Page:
New Brighton brothers gain attention for making unique snow sculptures, raising money for clean water
After building snowmen and snow forts outside for years, what was the next thing to build? For the trio of Bartz brothers of New Brighton, it was a puffer fish. They built the puffer fish snow sculpture after returning from a vacation to Florida in 2012, where Austin Bartz, now 25, caught one of the beasts.
“Two weeks after we got back, a big snowstorm hit the Twin Cities,” Austin said. “We didn’t know that it would change our lives more than we ever could have imagined.”
Austin, Trevor (now 23), and Connor (now 21), decided to build a snow sculpture. With the Florida trip and puffer fish fresh in their minds, they decided to build one out of snow. “That was the extent of our discussion,” Austin said, “no drawing, no blueprints, just three brothers with an end goal in mind.”
Without any artistic or drawing ability, according to Austin the teenagers had a six-foot-high Puffy the Puffer Fish snow sculpture sitting in their front yard about eight hours later. The sculpture garnered a great deal of attention, and WCCO-TV featured the sculpture on their newscasts. That’s how it all started.
“(After it was on WCCO), we made a light stand and a viewing station so that people could come check it out for themselves.”
Upping the Ante
Each year, the sculpture has gotten bigger. Puffy is almost a miniature, considering the sizes of the rest of their sculptures. This year’s 22-foot-high, 40-foot whale, in their ninth-year of snow-sculpting is the biggest yet.
The trio has learned a lot about refining the sculptures over the years, Austin said. “We used shovels and chisels, but we also made other tools, like homemade sanders and others to shape and form the show. They don’t sell any of those tools in stores.”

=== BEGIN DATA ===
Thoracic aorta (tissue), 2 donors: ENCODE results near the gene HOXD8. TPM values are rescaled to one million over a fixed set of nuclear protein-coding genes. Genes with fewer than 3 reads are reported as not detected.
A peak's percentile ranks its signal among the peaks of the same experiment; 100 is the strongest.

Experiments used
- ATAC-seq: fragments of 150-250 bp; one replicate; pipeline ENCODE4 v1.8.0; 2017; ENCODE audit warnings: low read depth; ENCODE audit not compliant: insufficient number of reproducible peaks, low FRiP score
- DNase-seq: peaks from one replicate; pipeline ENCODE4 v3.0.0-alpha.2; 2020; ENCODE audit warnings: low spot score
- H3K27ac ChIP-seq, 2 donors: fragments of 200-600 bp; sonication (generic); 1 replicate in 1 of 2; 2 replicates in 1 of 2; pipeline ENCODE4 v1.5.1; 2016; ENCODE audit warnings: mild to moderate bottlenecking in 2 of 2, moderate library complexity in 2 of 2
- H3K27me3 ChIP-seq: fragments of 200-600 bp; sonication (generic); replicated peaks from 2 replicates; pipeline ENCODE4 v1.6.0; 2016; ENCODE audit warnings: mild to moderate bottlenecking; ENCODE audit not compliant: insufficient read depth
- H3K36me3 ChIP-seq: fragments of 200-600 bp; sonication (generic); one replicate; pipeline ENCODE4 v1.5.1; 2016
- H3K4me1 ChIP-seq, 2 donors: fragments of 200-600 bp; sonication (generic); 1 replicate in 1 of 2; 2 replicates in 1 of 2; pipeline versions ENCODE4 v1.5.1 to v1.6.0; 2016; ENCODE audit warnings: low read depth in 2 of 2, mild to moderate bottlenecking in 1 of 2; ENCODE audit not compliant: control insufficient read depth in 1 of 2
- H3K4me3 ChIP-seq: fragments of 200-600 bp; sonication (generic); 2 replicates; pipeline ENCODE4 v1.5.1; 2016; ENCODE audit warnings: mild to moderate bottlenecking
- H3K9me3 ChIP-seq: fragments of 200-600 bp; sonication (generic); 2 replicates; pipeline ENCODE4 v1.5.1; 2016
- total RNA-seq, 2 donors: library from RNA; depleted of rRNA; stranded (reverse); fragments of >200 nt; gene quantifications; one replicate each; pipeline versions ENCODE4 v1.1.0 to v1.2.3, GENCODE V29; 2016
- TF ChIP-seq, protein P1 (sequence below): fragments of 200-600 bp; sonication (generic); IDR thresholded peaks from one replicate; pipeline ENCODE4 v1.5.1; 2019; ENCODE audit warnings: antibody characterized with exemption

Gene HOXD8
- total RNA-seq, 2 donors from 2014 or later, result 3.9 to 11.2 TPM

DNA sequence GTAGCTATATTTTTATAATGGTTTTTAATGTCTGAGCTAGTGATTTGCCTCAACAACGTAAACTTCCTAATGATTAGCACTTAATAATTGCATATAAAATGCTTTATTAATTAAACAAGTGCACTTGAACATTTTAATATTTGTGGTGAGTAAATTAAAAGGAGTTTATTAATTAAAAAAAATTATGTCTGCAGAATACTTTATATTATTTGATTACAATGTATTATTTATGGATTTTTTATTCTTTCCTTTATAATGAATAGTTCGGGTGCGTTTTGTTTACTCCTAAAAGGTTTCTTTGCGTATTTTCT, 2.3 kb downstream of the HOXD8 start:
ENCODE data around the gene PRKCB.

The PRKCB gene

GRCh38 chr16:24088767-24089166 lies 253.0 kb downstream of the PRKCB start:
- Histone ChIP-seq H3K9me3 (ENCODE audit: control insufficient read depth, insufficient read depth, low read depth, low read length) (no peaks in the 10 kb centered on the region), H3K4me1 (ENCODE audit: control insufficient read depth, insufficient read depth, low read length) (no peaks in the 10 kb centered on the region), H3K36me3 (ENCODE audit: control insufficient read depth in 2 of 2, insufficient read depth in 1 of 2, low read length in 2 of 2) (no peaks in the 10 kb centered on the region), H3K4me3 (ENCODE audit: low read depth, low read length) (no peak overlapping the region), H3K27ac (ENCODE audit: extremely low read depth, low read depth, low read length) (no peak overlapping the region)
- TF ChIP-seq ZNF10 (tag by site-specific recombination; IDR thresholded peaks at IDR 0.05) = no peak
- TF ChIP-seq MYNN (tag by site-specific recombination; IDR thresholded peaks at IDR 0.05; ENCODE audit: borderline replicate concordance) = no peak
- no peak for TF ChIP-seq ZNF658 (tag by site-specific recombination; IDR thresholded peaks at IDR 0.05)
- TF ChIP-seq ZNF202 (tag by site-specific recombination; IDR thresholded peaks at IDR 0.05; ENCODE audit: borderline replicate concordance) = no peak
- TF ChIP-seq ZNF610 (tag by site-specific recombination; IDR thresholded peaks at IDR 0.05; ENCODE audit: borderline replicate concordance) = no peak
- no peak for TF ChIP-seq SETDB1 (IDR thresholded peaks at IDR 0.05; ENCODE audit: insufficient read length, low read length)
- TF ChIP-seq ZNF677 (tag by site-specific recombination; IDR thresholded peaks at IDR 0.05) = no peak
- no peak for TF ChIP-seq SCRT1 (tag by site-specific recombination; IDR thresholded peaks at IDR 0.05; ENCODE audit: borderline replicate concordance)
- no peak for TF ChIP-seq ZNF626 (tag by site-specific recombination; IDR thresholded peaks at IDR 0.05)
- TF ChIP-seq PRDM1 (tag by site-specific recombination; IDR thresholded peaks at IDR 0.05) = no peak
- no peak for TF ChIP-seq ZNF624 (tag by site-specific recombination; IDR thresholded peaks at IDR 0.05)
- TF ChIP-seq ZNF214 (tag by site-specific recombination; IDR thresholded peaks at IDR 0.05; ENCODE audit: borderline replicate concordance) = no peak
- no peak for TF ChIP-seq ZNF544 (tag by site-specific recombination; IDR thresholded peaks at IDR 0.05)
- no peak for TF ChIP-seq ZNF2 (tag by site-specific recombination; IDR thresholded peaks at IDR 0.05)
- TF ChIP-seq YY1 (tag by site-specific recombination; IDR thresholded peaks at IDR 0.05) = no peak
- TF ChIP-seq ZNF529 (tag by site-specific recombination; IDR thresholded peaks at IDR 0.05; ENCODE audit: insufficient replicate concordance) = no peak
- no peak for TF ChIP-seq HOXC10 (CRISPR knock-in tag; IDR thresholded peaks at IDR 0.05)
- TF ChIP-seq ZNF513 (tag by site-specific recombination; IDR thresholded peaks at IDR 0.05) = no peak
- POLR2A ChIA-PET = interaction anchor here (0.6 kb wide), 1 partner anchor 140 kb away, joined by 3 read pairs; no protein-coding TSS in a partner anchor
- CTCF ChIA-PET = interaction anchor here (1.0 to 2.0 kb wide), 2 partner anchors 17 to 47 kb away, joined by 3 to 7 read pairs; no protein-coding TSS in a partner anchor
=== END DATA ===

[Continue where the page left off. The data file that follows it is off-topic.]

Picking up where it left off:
When snow was scarce, they got it from church parking lots, tennis courts, and neighbor’s yards. They also learned to heat the snow. “We filled the garage with snow and heated it for about 40 minutes, which made the perfect ‘snowball quality snow.’”
Later they discovered that puffing up the snow worked even better, and required only 10 minutes of heating.
“We had somebody in the garage about 15 hours a day turning and prepping the snow, and making it sticky,” said Austin.
They also make sure they have pristine snow for the outer surface of their sculpture, usually from church parking lots.
Falling snow or warming weather can cause havoc with their sculptures. Austin said it could take four hours to repair after a warm day, and six hours to get everything into shape after clearing snow and smoothing everything out.
They tried using water on the snow several times, with absolutely no success.
Each brother has their own specialty in the work, Austin said. “I often do a lot of the shaping, and all the coating to make it smooth, and installing teeth and so on. Trevor does the eyes and eyebrows, and Connor does whatever needs to be done at a certain time.”